The summit of Merbabu is 3,145 metres above sea level, making it one of the tallest mountains in Java.
Local hikers regularly climb Merbabu in a two-day hike, making camp at one of the shelters along the way. Foreigners more often climb this mountain in a day, starting from Kopeng either in the middle of the night to see sunrise or in the early morning to avoid having to trek in the dark.
This is a hike for the fit. The ascent is a six-hour haul from 1,600 metres straight to 3,100 metres with almost no respite. Most of the trek is exposed to the elements such as wind, rain and blistering sun as the small forest quickly gives way to mountain grasses and flowers, which provide absolutely no protection. At this point, being prepared for the weather is essential with long pants, long sleeves and a jacket a must and denim jeans a big no-no due to their inability to dry should they get wet.
There are no shops on the mountain, so all food and drink must be carted from nearby Kopeng; although there are said to be water sources along the way, its safety can't be guaranteed, as with most water sources in Indonesia. The descent of Merbabu only takes four hours, but is particularly punishing on the knees and fronts of thighs.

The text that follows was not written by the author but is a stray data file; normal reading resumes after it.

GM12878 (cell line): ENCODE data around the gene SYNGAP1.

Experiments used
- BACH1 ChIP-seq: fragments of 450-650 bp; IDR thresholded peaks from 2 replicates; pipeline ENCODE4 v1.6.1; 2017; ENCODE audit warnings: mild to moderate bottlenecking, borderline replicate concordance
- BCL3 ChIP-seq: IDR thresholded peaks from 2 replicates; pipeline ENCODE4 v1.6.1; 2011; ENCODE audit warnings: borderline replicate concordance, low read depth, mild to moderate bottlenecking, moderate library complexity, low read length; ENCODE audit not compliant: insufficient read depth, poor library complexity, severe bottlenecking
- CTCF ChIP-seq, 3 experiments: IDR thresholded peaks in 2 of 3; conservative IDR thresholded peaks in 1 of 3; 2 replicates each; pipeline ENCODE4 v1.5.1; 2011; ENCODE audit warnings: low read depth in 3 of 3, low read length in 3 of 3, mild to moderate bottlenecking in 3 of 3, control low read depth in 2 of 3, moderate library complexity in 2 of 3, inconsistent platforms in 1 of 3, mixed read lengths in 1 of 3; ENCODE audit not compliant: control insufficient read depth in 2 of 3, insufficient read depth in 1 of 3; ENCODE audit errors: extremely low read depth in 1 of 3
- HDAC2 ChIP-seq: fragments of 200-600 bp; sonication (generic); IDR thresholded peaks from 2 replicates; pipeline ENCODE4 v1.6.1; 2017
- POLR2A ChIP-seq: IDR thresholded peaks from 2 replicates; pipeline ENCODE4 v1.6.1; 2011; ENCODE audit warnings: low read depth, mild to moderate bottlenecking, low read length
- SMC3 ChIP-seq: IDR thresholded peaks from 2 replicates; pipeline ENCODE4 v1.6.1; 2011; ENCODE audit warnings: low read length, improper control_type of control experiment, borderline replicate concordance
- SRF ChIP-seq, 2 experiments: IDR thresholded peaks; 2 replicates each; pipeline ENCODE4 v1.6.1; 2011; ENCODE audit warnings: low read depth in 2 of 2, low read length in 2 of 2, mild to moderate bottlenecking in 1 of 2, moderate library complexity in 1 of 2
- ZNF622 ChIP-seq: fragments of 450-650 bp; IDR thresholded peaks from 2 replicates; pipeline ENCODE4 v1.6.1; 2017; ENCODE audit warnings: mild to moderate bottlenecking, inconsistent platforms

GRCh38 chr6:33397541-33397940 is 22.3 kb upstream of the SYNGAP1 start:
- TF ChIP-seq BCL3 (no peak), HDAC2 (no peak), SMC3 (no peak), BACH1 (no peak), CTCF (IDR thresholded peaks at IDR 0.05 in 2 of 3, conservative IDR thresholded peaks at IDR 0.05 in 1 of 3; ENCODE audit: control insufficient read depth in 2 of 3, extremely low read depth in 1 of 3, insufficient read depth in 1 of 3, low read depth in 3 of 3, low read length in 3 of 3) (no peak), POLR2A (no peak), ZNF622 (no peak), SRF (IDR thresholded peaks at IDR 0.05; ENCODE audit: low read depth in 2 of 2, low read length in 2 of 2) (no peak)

Most people will want to hire a porter to carry their stuff for them, but this does mean you will at times be waiting for your porter to catch up despite the likelihood of him being much fitter than you. Porters can be arranged for 250,000 rupiah from the post at Merbabu basecamp, 2.5 kilometres up the hill from Kopeng, but this should be done the day before the intended hike. The road from Kopeng to Merbabu basecamp can either be walked in 30 minutes or an ojek can take you there and back for 15,000 rupiah.
The friendly Ando who works for the local national park can also arrange porters upon SMS request. Simply text your request to him on (085) 3297 20365.
The Travelfish newsletter is sent out every Monday and is jammed full of free advice for travel in Southeast Asia. You can see past issues here.